The best of Frieze art fair, London

Taking place over four days in October, the Frieze Art Fair is one of the most important events on London’s art calendar. With 291 leading galleries, dealers and experts from across the world descending upon Regent’s Park, art lovers looking to view, experience or secure a new piece will find the quality of the fair makes it unmissable.

Our guide to the international art showcase is here to ensure you’re clued up when it comes to the most notable pieces on display at this year’s festival.

A tale of two festivals

Frieze is made up of two festivals – Frieze London and Frieze Masters.

Frieze London

Salon 94 at Frieze London – Image courtesy of Linda Nylind/Frieze


If you’re looking for the latest contemporary pieces, Frieze London’s edit of new, dynamic collections from both up-and-coming and established artists means that it often grabs the headlines.

This year you can expect Frieze-commissioned special projects from the likes of the enigmatic Lutz Bacher, Jeremy Herbert and Asad Raza to be the talk of the town. Raza’s in particular typifies the subversive nature of the festival – an exhibition inspired by the caves of worship of the Greek god Pan that can be found through a door at the back of the Frieze London bookshop.

Frieze Masters

Frieze Masters – Image courtesy of Stephen Wells/Frieze


In contrast, Frieze Masters focuses on a selection of the best work made before the year 2000. This fourth edition of Frieze Master promises 131 leading galleries on display, so whether you’re interested in ancient, ethnographic or 20th-century art, there’s sure to be something to pique your interest.

Amongst the fifteen solo exhibitions in the fair’s Spotlight section, you’ll find New York’s Alexander Gray Associates solo presentation of work by Jack Whitten. Across his fifty year career, the American abstract painter and sculptor has become known for his use of colour and powerful meditations on topics ranging from the Vietnam War to the Civil Rights movement, so make sure you don’t miss it.

Moretti Fine Art at Frieze Masters – Image courtesy of Stephen Wells/Frieze


A new addition to this year’s Frieze Masters is the Collections section. To quote curator Sir Norman Rosenthal; ‘Each of these eight presentations by individual dealers, spanning millennia, contain within them germs of ideas for exhibitions that could easily take place at any of the great public institutions in the world.’ This inaugural show promises to bring pieces not previously seen at the Fair, ranging from Maiolica and Palaeolithic stones to Netsuke and Egyptian carvings, so as to demonstrate the highest level of creativity in all different periods of history.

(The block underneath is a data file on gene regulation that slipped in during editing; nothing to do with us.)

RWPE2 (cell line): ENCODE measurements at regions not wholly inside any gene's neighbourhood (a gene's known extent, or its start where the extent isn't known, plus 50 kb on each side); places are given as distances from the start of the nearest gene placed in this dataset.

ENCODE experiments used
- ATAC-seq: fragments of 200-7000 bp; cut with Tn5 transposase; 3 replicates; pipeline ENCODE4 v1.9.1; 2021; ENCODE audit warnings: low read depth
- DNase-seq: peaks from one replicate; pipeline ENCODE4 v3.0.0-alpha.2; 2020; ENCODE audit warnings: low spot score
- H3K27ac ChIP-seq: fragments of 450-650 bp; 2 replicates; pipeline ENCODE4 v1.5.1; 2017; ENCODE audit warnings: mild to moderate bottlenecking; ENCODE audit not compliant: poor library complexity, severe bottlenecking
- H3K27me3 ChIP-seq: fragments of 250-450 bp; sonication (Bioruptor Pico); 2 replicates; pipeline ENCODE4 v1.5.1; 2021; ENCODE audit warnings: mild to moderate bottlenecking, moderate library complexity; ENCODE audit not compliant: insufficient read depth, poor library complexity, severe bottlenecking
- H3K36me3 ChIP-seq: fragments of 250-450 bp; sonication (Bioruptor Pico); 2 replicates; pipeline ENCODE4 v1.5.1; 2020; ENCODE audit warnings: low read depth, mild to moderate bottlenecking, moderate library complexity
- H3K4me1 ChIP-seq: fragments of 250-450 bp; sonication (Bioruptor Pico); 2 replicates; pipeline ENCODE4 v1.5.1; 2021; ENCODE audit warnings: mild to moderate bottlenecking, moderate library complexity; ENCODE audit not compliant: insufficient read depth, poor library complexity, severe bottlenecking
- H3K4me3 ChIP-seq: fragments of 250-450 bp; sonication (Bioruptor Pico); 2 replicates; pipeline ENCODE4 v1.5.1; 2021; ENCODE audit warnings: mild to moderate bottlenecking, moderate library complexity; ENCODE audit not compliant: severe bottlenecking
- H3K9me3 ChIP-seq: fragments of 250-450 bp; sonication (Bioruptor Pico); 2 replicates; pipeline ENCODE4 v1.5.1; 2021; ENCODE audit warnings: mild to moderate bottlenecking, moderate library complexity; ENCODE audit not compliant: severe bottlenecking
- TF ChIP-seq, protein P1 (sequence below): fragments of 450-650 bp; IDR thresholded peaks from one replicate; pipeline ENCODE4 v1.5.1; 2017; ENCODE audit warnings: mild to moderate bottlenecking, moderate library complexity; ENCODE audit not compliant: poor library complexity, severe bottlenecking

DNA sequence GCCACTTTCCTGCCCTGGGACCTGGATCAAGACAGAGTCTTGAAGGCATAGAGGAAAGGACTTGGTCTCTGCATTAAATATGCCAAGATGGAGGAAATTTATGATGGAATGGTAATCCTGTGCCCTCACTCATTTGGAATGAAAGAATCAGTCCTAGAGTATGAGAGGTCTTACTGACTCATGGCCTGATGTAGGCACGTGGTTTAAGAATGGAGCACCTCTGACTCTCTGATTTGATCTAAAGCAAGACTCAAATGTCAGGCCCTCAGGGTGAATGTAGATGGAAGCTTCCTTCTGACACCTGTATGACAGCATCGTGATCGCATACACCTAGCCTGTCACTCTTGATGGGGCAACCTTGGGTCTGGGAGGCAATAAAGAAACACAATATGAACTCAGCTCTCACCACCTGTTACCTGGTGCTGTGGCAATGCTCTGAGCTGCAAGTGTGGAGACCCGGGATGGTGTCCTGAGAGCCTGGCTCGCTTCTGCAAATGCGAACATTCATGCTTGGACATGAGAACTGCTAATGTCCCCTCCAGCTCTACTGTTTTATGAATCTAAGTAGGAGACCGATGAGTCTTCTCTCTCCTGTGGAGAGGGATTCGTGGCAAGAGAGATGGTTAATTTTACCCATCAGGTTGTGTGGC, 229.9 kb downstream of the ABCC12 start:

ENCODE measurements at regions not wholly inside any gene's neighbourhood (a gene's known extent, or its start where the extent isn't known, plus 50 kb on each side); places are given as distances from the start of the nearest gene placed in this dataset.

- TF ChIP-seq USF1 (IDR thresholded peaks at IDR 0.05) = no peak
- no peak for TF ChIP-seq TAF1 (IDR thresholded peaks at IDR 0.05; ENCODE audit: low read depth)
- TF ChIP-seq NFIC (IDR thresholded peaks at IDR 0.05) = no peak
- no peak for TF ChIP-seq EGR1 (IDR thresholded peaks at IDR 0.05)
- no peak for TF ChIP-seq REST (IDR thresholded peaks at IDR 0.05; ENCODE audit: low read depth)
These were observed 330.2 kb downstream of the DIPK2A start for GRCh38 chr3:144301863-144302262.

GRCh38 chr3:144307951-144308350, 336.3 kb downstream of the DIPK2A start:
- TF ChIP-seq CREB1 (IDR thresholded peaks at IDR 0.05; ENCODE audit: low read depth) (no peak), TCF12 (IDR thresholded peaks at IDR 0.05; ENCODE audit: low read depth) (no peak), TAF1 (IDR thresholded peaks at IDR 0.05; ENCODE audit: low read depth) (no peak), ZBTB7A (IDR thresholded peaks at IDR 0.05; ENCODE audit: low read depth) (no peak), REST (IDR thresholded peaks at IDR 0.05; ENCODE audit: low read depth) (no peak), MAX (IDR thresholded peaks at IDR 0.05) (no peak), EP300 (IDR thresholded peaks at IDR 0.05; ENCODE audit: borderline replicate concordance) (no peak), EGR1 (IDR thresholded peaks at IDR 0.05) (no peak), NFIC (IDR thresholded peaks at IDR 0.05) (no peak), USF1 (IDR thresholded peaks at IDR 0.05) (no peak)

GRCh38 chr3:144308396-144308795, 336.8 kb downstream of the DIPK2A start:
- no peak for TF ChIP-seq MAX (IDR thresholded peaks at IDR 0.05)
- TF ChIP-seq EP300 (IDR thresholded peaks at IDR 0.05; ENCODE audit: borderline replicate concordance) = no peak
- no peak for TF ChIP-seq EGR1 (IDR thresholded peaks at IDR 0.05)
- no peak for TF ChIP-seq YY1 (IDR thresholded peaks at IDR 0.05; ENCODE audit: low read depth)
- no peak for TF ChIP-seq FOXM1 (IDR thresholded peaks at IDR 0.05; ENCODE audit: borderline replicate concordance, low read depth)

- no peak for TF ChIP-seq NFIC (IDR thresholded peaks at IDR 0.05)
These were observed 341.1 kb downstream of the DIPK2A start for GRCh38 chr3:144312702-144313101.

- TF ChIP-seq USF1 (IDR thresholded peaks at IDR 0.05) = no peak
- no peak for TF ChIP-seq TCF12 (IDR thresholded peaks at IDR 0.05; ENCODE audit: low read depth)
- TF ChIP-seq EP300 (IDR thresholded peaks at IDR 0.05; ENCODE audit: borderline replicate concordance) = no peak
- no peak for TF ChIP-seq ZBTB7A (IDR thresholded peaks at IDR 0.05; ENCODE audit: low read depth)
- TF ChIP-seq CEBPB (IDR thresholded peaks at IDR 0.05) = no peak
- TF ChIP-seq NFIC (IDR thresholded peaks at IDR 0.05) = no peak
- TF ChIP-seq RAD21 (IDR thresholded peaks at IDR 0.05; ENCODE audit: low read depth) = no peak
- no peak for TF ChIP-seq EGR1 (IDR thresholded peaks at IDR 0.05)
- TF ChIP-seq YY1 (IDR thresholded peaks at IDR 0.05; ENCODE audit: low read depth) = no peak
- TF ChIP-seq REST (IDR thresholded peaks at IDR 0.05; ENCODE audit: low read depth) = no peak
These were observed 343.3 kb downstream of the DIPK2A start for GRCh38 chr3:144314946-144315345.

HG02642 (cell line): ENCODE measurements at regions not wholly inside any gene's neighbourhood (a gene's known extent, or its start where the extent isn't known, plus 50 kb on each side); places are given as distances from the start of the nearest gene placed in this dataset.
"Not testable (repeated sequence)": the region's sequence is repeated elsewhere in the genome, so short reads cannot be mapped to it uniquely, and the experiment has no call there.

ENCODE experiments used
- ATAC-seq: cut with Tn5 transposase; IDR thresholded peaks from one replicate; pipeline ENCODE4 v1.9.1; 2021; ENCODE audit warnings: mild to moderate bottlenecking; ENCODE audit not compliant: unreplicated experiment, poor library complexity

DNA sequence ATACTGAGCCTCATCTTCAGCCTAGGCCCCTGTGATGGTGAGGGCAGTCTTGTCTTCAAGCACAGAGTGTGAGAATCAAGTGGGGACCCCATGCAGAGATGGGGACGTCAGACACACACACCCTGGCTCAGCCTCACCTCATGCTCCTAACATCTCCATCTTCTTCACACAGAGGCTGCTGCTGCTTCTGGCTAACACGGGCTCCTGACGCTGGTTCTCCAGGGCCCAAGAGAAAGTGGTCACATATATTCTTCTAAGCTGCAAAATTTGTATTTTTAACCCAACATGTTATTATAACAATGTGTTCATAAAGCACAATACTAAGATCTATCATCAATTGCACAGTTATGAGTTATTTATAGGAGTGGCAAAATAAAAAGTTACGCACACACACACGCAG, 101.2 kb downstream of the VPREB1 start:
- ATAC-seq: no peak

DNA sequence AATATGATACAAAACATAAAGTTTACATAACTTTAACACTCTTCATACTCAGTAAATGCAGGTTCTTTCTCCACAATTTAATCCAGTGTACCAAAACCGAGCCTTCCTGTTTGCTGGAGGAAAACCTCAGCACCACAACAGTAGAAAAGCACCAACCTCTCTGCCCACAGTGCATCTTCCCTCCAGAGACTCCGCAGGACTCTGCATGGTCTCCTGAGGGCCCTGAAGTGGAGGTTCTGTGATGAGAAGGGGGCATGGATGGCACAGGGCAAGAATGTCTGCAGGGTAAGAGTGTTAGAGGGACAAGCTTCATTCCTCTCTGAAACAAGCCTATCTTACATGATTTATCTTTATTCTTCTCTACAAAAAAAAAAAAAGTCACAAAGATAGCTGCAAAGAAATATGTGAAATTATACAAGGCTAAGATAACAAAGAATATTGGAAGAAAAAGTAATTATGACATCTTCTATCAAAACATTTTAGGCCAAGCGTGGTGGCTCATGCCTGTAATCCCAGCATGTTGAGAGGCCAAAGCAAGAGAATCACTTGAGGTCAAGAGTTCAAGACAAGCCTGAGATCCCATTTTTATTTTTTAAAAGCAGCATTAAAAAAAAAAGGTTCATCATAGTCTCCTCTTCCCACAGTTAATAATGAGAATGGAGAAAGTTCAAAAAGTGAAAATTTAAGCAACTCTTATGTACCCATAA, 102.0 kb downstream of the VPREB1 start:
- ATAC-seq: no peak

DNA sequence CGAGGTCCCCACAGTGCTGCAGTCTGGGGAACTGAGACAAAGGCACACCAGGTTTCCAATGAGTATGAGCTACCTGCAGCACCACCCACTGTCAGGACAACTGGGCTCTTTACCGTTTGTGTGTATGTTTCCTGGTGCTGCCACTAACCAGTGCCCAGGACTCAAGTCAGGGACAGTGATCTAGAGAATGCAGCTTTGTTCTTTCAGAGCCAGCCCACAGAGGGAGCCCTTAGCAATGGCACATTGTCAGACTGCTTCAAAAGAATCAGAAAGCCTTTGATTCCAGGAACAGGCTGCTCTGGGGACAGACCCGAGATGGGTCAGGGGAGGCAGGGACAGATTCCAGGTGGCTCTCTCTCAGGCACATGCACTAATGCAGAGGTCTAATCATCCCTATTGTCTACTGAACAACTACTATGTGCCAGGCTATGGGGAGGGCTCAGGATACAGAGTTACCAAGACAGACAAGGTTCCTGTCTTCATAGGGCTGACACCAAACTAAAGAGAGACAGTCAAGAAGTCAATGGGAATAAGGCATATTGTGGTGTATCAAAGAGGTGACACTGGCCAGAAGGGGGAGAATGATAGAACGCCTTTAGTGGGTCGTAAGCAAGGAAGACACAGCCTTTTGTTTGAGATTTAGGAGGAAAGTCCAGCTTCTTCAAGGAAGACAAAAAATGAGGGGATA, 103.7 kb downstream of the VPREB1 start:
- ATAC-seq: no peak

Ursula von Rydingsvard at Frieze Sculture Park 2014 – Image courtesy of Linda Nylind/Frieze


If the London weather is favourable, why not make the short walk to Regent’s Park’s very own English Gardens to find the Sculpture Park? With new and historical work from both Frieze London and Masters as chosen by Yorkshire Sculpture Park’s Director of Programme Clare Lilley, your beautiful surroundings are sure to only compound the powerful effect elicited by the sculptures on show.

Victor’s Picks: London

1. Scotch of St James

Image courtesy of Scotch of St James


Away from the Fair, the legendary Scotch of St James self-prescribed remit is to host the city’s most relevant events and personalities in music, fashion, film and the arts, so don’t be surprised to see Frieze’s biggest players gracing the club with their presence once the fair has finished for the day. Cocktails that play to the venue’s rock ‘n’ roll heritage are there to be enjoyed as you admire pieces by Julian Opie, Shepard Fairey and Judith Supine, whilst those who venture down to the basement will invariably find the A-list crowd enjoying a set from a celeb-turned-DJ or a visiting band.

2. Claridge’s

Image courtesy of Claridges


When it comes to places to stay, there’s no better place to rest your head than Claridge’s, Mayfair’s most iconic 5* hotel. From the moment you walk through the revolving doors into the hotel’s iconic art deco foyer, you’re sure to see why the historic hotel has its world class reputation.

3. The Sanderson

Image courtesy of The Sanderson


Fancy something a little more contemporary? Transformed by designer Philippe Starck into his vision of a ‘Cocteau-like dream world’, The Sanderson’s style credentials are off the scale. Its décor juxtaposes the baroque and modern with hand-carved African furniture and Salvador Dali’s iconic red lips sofa. It’s no wonder that both of these hotels are partners with this year’s fair.

4. Chiltern Firehouse

Image courtesy of Chiltern Firehouse


And to eat? Head to the Chiltern Firehouse, the dining destination for London’s A-Listers. Breakfast makes for the perfect time to grab a table and sample Chef Nuno Mendes’ offerings. In the comfort of your understated but glamorous surroundings, you can enjoy dishes ranging from the spiced crab omelette served with turmeric, potatoes and chervil to French toast with smoked bacon and spiced maple syrup. We wouldn’t blame you for coming back for lunch and dinner too.

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